Pink's 'What About Us' Songwriter Explains the 'Alchemy' Behind Her Bold New Single

Pink, 2017
Amy Harris/Invision/AP

Pink performs during the Festival d'ete de Quebec on July 8, 2017 in Quebec City, Canada. 

"She doesn't really inch forward, she leaps with kind of abandon into the fire and does it so beautifully that you have to go with her," says Johnny McDaid.

With Pink's new single "What About Us" the bold pop star kicked off a rollout of new music that will culminate with her seventh studio album, Beautiful Trauma, on Oct. 13. And in her doing so, it was not with any trend-chasing obvious hit, it was with an utterly personal-feeling plea that could be perceived as addressing anything from a turbulent relationship to the current political climate. 

Since, the song has soared onto Billboard's Adult Pop Songs radio airplay chart at No. 18, marking the highest debut of Pink's 22 career entries on the list and the highest debut by any song on the chart since Taylor Swift's "Shake It Off" set a record No. 9 on Sept. 6, 2014. "Us" also arrives on Pop Songs at No. 34. (Both latest charts cover airplay in the Aug. 7-13 tracking period, according to Nielsen Music.)

That unclear question in the song is essential to its brilliance, says Johnny McDaid, who co-wrote the song with Pink and his frequent collaborator producer Steve Mac. Though McDaid would not discuss the specific meaning behind the song, he described the "alchemy" behind its creation and explained to Billboard that the message was very much something that "revealed" itself over the threesome's time in the studio together.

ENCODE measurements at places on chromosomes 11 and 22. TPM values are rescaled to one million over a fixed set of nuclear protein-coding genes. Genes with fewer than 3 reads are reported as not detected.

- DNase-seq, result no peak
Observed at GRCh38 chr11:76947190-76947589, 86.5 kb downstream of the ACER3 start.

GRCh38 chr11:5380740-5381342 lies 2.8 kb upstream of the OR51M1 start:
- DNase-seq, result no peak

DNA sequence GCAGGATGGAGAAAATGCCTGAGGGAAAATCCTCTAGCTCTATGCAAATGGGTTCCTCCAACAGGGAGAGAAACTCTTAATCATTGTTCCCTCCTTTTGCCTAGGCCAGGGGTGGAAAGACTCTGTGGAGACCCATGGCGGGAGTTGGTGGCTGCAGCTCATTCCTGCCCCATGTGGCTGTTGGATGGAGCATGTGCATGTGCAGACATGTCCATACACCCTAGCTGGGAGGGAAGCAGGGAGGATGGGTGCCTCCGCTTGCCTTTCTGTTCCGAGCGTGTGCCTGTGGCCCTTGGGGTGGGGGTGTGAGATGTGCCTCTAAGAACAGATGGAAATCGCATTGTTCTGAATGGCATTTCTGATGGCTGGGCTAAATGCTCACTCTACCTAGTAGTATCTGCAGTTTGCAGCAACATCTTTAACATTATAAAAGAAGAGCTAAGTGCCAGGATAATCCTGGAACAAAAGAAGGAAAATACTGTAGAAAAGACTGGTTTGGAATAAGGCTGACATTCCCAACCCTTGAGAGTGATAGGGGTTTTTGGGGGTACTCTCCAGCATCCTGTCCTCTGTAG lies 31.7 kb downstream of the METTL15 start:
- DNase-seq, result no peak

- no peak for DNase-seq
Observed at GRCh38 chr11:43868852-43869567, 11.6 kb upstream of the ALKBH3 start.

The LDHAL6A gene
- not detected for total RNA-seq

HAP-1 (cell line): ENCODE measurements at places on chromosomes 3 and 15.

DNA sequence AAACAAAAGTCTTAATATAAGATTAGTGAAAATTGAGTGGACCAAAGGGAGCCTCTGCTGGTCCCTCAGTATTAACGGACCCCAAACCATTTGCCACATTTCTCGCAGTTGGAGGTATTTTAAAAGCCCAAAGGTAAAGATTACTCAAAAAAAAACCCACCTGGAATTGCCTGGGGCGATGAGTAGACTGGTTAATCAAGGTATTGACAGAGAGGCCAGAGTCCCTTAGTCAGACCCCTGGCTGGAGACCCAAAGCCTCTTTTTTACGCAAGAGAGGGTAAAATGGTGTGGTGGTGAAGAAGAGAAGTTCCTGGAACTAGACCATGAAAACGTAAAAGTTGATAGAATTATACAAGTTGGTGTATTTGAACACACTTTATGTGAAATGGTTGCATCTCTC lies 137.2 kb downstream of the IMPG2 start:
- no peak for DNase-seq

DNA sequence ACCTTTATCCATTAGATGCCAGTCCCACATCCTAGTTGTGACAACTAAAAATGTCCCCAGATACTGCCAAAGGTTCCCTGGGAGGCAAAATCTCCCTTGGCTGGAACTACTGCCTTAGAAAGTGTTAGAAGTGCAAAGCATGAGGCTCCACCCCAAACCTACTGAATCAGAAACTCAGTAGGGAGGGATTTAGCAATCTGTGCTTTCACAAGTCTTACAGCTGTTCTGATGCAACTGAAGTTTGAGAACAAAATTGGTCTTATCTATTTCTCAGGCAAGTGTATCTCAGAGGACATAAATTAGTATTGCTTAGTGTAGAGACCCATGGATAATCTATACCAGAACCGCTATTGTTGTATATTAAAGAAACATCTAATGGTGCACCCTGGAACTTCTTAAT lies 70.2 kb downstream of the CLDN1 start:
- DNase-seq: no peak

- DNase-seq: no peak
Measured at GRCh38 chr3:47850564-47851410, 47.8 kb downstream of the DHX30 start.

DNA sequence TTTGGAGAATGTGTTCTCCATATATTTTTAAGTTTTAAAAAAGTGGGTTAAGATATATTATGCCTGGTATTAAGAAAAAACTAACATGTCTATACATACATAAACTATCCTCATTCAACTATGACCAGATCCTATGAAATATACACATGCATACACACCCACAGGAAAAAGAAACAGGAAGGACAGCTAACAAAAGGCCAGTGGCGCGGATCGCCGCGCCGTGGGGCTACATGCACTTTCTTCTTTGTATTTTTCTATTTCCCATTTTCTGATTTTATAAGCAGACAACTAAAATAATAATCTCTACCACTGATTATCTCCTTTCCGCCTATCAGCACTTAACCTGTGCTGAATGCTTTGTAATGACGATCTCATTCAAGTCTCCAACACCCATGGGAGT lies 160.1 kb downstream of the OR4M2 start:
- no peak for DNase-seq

The sessions that spawned "What About Us" marked McDaid's first time working with Pink, but with nearly a decade of working behind the scenes now the Irish-born former Vega4 frontman is a seasoned professional (though he refuses to call it "work"), having most notably previously collaborated intensely with Ed Sheeran on such hits as "Photograph" and "Bloodstream," among others. 

McDaid spoke with Billboard about what went into crafting the song with Pink -- née Alecia Beth Moore -- the brilliance she brings to the studio and the clarity of her vision for the song's life from here on out. These are edited excerpts from the conversation. 

Billboard: Did you have any idea that "What About Us" would be the first song off of Pink's new album when you guys were working on it?

McDaid: I have a thing that every songwriting session that I go into, it's such a sacred space and I don't ever think about what a song is for. It's really just about allowing it to happen and be whatever it decides to be. It tells you, or tells the people that are there what it should be. If you go in with a kind of prescriptive attitude of, you know, 'This is going to be or should be a single,' then I think you probably limit its potential. 

Do you have any other songs on the album?

This is the only one from the sessions that made it onto the album, but we wrote some other songs a few days prior to that, which I thought were really, really great and certainly the process was really important. Often that is the case, where no song that you write is a mistake and no song that you write isn't important, because it alters everything you do after it.... So for me the fact that the other songs aren't on the record, they were still important to have written, because we wouldn't have gotten to 'What About Us' if we hadn't written the ones before it.